A former female police officer in Elyria is suing four of her former supervisors, including Chief Duane Whitely, alleging sexual harassment, gender discrimination, and retaliation.
According to the lawsuit, Kristen Fortune was hired as a patrolman in January 2014, but was terminated just a few months later.
In a civil suit filed in the Lorain County Common Pleas Court, Fortune said she was "terminated based upon her gender” and was the target of unwanted sexual advances and pornographic text messages from several male colleagues.
Obtained civil lawsuit in Elyria: female police officer suing department for sexual harassment,gender discrimination pic.twitter.com/H1mV75IwAQ
— Derick Waller WEWS (@derickwallerTV) February 3, 2016
Fortune alleged a picture of her in a bikini began circulating among other officers immediately after her hiring. Fortune also alleged being forced to watch pornographic videos while alone with Field Training Officer Gary Longacre in his cruiser.
On one occasion, the lawsuit claimed, Fortune was forced to watch a video of a woman having her vagina sewn closed following child birth. The lawsuit claimed Longacre told Fortune she should watch it, "because you’re a woman you should know what happens when women have babies.”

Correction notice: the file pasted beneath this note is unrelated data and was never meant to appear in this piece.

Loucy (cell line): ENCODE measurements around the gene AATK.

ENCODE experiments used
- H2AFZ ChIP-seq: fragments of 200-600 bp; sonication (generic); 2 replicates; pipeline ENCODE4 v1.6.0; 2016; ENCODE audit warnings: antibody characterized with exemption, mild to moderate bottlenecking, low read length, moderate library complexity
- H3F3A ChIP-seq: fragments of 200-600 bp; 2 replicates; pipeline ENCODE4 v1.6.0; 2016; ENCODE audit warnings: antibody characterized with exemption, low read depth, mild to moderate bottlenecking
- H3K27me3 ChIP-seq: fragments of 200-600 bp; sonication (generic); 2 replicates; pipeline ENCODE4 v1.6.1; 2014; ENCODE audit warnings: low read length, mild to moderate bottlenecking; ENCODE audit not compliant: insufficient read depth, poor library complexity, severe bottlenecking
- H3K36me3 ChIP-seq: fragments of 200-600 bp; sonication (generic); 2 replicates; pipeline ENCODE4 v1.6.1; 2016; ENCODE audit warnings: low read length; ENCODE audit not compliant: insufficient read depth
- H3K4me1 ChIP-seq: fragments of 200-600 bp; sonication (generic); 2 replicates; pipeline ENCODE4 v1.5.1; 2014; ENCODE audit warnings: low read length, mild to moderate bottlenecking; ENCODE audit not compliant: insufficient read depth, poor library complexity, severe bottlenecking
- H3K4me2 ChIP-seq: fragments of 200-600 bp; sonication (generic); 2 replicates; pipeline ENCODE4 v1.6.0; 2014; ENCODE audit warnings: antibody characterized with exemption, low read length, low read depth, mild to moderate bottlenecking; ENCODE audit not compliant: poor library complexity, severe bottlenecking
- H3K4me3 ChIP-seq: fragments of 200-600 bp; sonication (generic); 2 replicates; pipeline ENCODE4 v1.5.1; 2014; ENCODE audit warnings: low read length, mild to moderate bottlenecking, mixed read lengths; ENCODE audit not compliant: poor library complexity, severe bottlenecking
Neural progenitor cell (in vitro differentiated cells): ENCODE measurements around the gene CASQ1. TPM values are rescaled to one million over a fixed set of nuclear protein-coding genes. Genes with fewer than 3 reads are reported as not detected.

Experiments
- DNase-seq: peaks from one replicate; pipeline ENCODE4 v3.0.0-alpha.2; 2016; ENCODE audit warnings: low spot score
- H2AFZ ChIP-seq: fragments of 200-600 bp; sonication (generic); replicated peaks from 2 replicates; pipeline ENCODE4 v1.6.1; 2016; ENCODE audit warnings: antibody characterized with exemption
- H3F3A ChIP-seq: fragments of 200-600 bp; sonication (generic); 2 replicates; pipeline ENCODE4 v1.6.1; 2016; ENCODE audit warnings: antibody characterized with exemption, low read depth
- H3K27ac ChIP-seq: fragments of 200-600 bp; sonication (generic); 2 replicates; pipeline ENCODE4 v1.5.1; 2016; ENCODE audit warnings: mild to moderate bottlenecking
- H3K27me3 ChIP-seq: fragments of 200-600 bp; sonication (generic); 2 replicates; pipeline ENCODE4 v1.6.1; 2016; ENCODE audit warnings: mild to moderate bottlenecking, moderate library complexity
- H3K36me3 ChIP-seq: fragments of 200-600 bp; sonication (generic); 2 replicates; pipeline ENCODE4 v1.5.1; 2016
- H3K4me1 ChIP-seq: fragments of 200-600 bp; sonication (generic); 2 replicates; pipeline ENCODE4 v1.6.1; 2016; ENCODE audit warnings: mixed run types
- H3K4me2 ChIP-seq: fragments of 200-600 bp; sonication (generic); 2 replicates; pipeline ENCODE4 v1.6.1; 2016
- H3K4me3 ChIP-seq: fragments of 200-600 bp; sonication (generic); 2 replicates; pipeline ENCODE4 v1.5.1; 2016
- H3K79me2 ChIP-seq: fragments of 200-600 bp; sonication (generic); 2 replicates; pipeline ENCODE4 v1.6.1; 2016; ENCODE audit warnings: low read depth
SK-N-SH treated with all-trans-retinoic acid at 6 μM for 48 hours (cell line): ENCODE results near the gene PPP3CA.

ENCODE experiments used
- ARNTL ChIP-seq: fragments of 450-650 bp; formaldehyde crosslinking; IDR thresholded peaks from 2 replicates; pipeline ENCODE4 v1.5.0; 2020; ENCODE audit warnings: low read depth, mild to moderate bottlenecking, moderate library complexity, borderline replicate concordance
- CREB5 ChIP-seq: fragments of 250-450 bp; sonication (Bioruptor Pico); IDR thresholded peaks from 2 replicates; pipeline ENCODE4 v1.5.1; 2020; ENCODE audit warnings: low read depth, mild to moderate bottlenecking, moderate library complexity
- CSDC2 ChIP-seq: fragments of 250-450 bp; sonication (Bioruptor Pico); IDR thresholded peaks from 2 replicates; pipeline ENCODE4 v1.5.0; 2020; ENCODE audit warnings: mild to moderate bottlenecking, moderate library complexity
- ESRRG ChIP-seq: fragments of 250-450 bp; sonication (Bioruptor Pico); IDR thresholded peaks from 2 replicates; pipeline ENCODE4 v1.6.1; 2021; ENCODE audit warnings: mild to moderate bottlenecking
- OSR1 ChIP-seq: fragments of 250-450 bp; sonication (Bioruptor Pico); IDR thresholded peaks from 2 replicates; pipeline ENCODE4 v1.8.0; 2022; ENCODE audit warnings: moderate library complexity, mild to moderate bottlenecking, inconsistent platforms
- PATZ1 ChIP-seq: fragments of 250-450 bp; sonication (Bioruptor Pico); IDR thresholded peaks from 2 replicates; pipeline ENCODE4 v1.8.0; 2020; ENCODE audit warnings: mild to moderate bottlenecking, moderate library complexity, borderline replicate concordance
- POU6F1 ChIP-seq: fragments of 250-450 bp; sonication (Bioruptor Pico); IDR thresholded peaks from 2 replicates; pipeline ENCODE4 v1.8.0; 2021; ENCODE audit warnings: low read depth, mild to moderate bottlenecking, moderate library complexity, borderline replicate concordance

The suit also claimed, during her training, Longacre would refer to Fortune as “Kevin” and in one exchange, told her to “wear something sexy” on a day when Fortune was permitted to wear street clothes to work.
Fortune accuses another patrolman of “frequently” propositioning Fortune for sex via text message.
The suit claims supervisors failed to discipline the accused officers when the behavior was reported to them.
The suit added that after reporting the behavior, Fortune was retaliated against, with "unreasonably low performance evaluations,” longer training, and extra duties that were designed for her "to fail.”
The suit stated just three out of 85 Elyria patrolmen are women, and just one actually works on road patrol.
Fortune seeks damages for six claims, including gender discrimination, sexual harassment, retaliatory discrimination, wrongful termination based on gender discrimination, aiding and abetting, and intentional infliction of emotional distress.
Fortune demands reinstatement of her job, the demotion or firing of all supervisors involved, as well as significant funding to retrain officers. She’s also seeking in excess of $25,000 per claim, as well as at least an additional $25,000 in punitive damages.
Her attorney told newsnet5.com she has since been hired as a police officer in Roaming Shores, Ohio.
Elyria Police Chief Duane Whitely, as well as city attorney Scott Serazin, declined to comment. On Wednesday, a member of Serazin’s staff said he had not yet been served with the complaint.
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